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|Print List Price:||$12.99|
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Hope Between the Pages (Doors to the Past) Kindle Edition
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–J’nell Ciesielski, author of The Socialite and Beauty Among Ruins
“A hauntingly beautiful dual-time story laced with the elegance of the Vanderbilts and the lure of a cozy bookstore. Pepper Basham entrances readers with a love story that will linger long after they tuck the book gently back onto their shelf. This is a story of love, of challenge, and most of all, legacy.”
–Jaime Jo Wright, author of Christy Award-Winning The House on Foster Hill, and Christy Award-Nominated Echoes Among the Stones
“An amiable escape into the beloved world of books. Splitting time between the present and the past, Basham creates vivid historical landscapes to transport the reader to the age of the Great War and to the lavish world of the famed Vanderbilts’ mansion. Paired with modern-day jaunts from a storied bookshop to the famed Asheville estate and the charm of the English countryside, vintage-loving heroine Clara’s uncovering of her own hidden past will leave readers wishing they’ve walked in the characters’ footsteps themselves. Hope Between the Pages is a love letter to libraries and literature. . .to books and their quaint little shops. . .and to the timeless stories they tell—a fairy tale of a journey that will invite readers to fall in love with their favorite stories all over again!”
–Kristy Cambron, Christy Award–winning author of The Paris Dressmaker and The Butterfly and the Violin
--This text refers to the paperback edition.
- ASIN : B08MPWTRCD
- Publisher : Barbour Books (April 1, 2021)
- Publication date : April 1, 2021
- Language : English
- File size : 2719 KB
- Text-to-Speech : Enabled
- Screen Reader : Supported
- Enhanced typesetting : Enabled
- X-Ray : Enabled
- Word Wise : Enabled
- Print length : 267 pages
- Lending : Enabled
- Best Sellers Rank: #112,047 in Kindle Store (See Top 100 in Kindle Store)
- Customer Reviews:
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Usually with split time stories like this, I get invested in one story over the other. Here, that didn't happen. Sadie and Clara both captured my interest and my heart, keeping pages turning until once, I got so tired I almost dropped my Kindle. These women are my soul sisters. They adore books, and they want nothing more than to bring the joy of story to other people. Yet, their story is not an "identical" one, as in, they're both only bookworms. I loved the touches that set them apart, such as the "modern Cinderella" feel of Sadie's story, and Clara's suspenseful journey to find the deed to Blackwell's.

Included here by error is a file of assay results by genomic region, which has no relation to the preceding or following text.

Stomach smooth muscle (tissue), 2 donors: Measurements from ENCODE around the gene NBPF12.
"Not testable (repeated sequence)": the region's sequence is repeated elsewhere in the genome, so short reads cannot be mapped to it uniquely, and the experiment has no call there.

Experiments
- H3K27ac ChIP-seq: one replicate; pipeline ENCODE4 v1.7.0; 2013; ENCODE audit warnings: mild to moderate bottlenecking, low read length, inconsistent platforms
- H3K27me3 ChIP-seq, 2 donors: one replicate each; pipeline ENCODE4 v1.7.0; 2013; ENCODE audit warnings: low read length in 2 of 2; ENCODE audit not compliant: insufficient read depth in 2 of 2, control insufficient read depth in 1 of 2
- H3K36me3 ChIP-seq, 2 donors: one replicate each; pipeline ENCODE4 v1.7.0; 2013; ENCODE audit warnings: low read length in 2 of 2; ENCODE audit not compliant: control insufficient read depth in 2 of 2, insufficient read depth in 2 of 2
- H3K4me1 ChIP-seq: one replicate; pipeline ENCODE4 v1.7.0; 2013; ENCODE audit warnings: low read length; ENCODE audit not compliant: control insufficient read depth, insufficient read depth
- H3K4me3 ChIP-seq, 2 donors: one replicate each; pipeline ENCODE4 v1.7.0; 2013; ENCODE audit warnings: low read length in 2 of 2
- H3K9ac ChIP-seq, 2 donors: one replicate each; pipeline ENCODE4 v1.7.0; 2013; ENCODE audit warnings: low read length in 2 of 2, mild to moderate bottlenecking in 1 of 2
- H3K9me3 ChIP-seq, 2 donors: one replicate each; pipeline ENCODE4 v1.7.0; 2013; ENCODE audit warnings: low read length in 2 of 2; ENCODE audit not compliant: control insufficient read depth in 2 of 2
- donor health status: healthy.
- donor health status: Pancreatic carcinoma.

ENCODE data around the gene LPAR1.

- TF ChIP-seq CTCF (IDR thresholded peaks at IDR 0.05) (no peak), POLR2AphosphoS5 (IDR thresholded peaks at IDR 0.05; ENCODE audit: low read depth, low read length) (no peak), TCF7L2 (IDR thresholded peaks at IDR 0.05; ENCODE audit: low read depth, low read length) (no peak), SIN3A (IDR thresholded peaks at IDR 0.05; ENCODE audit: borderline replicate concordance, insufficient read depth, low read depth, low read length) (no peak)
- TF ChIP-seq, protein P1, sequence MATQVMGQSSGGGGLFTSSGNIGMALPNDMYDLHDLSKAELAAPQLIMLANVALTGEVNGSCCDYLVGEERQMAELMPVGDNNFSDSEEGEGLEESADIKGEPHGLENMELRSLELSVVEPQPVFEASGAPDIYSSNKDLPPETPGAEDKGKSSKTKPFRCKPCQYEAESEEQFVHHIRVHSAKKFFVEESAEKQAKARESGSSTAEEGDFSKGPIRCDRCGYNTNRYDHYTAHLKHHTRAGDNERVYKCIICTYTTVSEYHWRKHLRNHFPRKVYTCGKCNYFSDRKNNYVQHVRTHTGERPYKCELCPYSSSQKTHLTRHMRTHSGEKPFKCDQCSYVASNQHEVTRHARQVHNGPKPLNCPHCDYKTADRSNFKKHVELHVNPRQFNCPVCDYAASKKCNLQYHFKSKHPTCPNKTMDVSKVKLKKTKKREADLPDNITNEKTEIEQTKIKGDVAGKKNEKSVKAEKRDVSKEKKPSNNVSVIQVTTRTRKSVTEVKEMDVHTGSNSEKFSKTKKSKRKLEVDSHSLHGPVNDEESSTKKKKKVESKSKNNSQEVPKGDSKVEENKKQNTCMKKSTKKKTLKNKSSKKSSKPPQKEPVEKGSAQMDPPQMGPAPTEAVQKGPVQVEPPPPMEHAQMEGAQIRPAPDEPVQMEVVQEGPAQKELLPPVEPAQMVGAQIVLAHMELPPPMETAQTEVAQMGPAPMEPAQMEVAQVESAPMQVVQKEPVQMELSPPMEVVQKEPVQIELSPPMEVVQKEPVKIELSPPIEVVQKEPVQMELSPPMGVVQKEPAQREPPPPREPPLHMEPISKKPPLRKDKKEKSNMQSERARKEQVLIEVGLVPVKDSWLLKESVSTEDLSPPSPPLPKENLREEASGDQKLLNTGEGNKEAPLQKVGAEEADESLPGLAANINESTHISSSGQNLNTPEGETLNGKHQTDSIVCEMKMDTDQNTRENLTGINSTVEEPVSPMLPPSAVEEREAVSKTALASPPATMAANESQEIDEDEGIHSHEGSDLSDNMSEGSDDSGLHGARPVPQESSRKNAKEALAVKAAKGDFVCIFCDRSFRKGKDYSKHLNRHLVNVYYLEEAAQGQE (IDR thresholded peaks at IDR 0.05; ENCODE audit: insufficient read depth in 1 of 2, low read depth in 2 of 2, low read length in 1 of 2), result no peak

The settings in Hope Between the Pages swept me away, too. Biltmore was excellent and felt a bit like home. Of course, that might be because I live within driving distance and have been there several times (my school system took the eighth graders of every graduating class, and my high school choir sang there every Christmas). But seeing familiar places like the Winter Garden through characters' eyes enchanted me all over again. I still had the reaction I have when I see the Biltmore library in person--"I want to live here!" I so envied Sadie for getting to work there!
As for Blackwell's, it felt like home, too, more so than Biltmore because I've spent countless hours in brick and mortar stores since I was a little kid. Every time a store closes, a part of my heart breaks. And so I rooted for Clara and her family to save Blackwell's all the way through. I also loved the specific parts of Blackwell's that set it apart, like the fairy tale section (it belongs upstairs)!
The romances, too, were the definition of swoon-worthy, especially Sadie and Oliver's. The library fairy and the book goblin...I should be so blessed to find a guy who loves books as much as I do. Plus, the split time nature of the book meant the end of Sadie and Oliver's romance all the more heart-rending, but touching. As for Clara and Max, I admit, I wasn't entirely on board with them at first. I'm not a believer in love at first sight or whirlwind romances. But they won me over, probably because they were kind of adversaries at first, and got to know each other at their best and worst. That's what it takes to truly know someone, and quick though their relationship was, I ended up wishing Clara and Max many happy years together.